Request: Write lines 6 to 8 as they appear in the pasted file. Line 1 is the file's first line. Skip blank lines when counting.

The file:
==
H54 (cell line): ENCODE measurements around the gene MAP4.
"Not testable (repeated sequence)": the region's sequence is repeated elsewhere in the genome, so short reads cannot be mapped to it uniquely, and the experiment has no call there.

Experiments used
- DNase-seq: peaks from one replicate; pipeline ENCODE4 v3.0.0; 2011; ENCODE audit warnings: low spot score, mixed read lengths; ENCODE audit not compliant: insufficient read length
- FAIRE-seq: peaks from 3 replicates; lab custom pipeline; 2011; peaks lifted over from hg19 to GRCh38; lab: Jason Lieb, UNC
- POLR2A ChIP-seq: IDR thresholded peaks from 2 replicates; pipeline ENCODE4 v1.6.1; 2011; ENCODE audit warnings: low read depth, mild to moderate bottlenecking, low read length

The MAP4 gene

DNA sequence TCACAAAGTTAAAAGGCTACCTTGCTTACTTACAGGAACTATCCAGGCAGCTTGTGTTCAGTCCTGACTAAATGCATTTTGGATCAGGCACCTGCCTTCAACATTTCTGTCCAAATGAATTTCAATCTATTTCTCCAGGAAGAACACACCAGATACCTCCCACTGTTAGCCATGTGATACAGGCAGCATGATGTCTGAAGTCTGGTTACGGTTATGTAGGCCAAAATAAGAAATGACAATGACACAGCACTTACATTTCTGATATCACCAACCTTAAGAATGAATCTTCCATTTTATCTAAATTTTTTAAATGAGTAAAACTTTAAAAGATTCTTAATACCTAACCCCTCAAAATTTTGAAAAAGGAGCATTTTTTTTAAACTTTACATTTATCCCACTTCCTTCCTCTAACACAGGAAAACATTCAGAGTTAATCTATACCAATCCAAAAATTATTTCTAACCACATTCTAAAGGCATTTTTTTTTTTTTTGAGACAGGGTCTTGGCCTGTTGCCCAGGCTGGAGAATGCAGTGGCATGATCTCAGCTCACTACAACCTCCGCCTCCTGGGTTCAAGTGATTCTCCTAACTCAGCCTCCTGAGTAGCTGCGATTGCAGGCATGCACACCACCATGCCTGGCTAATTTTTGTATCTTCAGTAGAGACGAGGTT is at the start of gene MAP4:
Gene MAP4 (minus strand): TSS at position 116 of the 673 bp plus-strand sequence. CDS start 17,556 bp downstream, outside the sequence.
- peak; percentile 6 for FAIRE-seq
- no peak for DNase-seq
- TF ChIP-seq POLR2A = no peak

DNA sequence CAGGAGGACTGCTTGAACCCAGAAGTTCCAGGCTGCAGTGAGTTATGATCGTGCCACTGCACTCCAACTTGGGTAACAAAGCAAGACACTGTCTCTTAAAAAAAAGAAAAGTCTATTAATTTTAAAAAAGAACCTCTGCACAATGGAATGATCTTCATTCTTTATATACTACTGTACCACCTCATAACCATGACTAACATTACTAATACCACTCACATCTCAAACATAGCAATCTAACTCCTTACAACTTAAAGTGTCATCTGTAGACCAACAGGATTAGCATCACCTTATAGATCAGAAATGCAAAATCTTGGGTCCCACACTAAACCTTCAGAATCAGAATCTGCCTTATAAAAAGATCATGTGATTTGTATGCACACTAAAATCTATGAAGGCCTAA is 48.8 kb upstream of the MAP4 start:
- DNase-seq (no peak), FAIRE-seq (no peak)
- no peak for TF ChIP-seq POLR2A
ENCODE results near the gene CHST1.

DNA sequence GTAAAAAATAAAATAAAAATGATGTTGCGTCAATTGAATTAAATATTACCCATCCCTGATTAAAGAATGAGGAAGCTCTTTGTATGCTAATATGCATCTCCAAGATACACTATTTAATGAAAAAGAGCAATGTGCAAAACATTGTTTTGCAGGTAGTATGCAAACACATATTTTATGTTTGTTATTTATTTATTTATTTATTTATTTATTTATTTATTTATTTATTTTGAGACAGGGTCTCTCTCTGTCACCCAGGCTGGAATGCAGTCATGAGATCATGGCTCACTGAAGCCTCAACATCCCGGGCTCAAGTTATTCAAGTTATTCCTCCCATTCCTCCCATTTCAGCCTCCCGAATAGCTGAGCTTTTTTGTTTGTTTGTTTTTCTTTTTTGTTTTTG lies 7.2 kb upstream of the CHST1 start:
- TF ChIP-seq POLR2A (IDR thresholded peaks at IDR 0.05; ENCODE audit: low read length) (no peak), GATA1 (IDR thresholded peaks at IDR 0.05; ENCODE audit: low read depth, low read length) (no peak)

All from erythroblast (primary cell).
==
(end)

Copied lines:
- POLR2A ChIP-seq: IDR thresholded peaks from 2 replicates; pipeline ENCODE4 v1.6.1; 2011; ENCODE audit warnings: low read depth, mild to moderate bottlenecking, low read length

The MAP4 gene

DNA sequence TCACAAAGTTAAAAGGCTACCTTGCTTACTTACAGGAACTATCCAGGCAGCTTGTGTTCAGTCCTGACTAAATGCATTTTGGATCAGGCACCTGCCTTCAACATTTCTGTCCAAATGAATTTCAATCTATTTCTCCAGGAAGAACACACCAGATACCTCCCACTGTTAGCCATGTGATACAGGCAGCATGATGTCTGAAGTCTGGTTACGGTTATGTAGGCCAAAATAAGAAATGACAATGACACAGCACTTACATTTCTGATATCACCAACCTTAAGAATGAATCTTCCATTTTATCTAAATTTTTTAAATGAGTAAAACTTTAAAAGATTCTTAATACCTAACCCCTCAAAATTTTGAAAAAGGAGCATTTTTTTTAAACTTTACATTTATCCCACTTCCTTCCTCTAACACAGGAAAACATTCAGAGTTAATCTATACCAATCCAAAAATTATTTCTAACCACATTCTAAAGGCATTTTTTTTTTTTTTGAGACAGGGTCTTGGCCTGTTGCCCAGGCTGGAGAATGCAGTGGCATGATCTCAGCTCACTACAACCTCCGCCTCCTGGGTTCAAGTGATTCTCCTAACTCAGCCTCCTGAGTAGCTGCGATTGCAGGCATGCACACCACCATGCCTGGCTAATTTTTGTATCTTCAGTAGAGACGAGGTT is at the start of gene MAP4: